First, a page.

This NGC summary was completed by ECRI Institute on December 7, 2012.

Copyright Statement

This NGC summary is based on the original guideline, which is subject to the guideline developer's copyright restrictions.

Scope

Disease/Condition(s)

Mental and physical health as related to productive aging

Guideline Category

Counseling
Evaluation
Management
Prevention
Rehabilitation
Risk Assessment
Screening
Treatment

Clinical Specialty

Family Practice
Geriatrics
Internal Medicine
Physical Medicine and Rehabilitation
Preventive Medicine

Intended Users

Advanced Practice Nurses
Allied Health Personnel
Health Care Providers
Health Plans
Managed Care Organizations
Nurses
Occupational Therapists
Patients
Physical Therapists
Physician Assistants
Physicians
Public Health Departments
Social Workers
Utilization Management

Guideline Objective(s)
  • To help occupational therapists and occupational therapy assistants, as well as the people who manage, reimburse, or set policy regarding occupational therapy services, to understand the contribution of occupational therapy in treating community-living older adults to facilitate productive aging
  • To serve as a reference for health care professionals, health care facility managers, education and health care regulators, third-party payers, and managed care organizations to assist in understanding the role of occupational therapy services in the community
Target Population

Community-dwelling older adults

Interventions and Practices Considered
  1. Screening to identify need for occupational therapy
  2. Referral for occupational services
  3. Evaluation
    • Occupational profile
    • Analysis of occupational performance
  4. Developing an intervention plan
    • Interventions to improve instrumental activities of daily living (IADLs) (e.g., physical training, cognitive skills training, visual rehabilitation, visual skills training)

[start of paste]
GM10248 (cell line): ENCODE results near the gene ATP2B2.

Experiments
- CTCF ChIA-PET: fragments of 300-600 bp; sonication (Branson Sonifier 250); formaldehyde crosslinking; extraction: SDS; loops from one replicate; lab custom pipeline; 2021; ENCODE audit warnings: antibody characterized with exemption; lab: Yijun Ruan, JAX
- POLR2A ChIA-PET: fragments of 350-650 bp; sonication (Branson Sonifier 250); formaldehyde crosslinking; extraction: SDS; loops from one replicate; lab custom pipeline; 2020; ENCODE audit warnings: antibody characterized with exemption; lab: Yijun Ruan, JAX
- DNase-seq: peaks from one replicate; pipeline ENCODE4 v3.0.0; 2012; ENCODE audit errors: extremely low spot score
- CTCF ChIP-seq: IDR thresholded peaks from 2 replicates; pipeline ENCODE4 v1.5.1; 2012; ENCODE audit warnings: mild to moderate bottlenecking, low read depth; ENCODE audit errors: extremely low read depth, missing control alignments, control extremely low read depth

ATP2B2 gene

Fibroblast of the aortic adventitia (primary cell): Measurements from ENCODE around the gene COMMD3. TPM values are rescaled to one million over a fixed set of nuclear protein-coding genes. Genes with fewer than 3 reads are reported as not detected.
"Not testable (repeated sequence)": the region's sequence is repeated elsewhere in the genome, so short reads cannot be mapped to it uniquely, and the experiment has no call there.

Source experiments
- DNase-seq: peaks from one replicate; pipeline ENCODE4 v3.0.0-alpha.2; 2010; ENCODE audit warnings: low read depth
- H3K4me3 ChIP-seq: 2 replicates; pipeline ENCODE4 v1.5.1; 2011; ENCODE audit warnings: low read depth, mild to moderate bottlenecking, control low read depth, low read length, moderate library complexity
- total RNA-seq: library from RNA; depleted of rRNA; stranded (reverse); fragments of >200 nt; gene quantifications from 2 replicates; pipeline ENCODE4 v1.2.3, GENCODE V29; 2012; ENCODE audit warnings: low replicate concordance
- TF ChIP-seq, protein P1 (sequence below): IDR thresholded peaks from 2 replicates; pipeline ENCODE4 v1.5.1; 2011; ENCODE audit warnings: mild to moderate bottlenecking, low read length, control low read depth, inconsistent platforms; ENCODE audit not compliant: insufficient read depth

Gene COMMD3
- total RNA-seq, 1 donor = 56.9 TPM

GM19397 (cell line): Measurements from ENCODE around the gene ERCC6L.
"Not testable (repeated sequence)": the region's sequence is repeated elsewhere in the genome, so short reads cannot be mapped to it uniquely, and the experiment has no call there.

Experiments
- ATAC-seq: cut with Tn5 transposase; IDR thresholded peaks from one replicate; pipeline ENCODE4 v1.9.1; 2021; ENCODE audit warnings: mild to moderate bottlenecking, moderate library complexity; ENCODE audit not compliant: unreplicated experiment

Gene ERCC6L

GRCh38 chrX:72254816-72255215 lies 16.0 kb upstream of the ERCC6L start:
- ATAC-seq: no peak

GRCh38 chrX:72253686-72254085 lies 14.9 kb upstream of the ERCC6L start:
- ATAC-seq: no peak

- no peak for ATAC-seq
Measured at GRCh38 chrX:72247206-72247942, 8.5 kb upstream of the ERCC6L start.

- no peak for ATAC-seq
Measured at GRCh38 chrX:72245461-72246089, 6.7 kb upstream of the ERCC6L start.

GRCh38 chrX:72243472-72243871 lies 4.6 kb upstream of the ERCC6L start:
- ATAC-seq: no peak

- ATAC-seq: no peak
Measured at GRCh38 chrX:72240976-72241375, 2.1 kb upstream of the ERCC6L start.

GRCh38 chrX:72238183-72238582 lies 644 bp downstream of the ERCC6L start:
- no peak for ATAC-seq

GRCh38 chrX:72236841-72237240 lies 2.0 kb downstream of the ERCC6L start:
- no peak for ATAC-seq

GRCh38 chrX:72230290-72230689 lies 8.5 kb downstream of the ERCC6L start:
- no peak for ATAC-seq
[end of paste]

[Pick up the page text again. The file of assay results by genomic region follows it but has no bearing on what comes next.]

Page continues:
• Fall prevention and home modification
    • Health management and maintenance interventions
  5. Follow-up, including reevaluation and adaptive modification
Major Outcomes Considered
  • Activities of daily living (ADL) and instrumental ADL (IADL) performance and participation
  • Efficacy of interventions to prevent falls
  • Outcomes related to health (e.g., mortality, depression, dementia)

Recommendations

Major Recommendations

Note from the National Guideline Clearinghouse: In addition to the evidence-based recommendations below, the guideline includes extensive information on the referral and evaluation process, including creation of the occupational profile and the development of an intervention plan.

Implications for Occupational Therapy Practice

Occupational therapy practice with community-dwelling older adults includes not only traditional practice using the medical model but also practice in nontraditional settings. The wealth of opportunities are endless.

The evidence-based literature review examined how involvement in occupations and activities supports health of older adults and facilitates productive aging. Potential areas of growth for occupational therapy practice to enhance productive aging fell into the following categories: physical activity, social activity, leisure activity, religious activity, general activity, work/volunteering, sleep, and instrumental activities of daily living (IADL) participation (American Occupational Therapy Association [AOTA], 2011; Stav et al., 2012). Examples of emerging types of employment related to productive aging and the evidence-based literature review are presented in Table 4 in the original guideline document.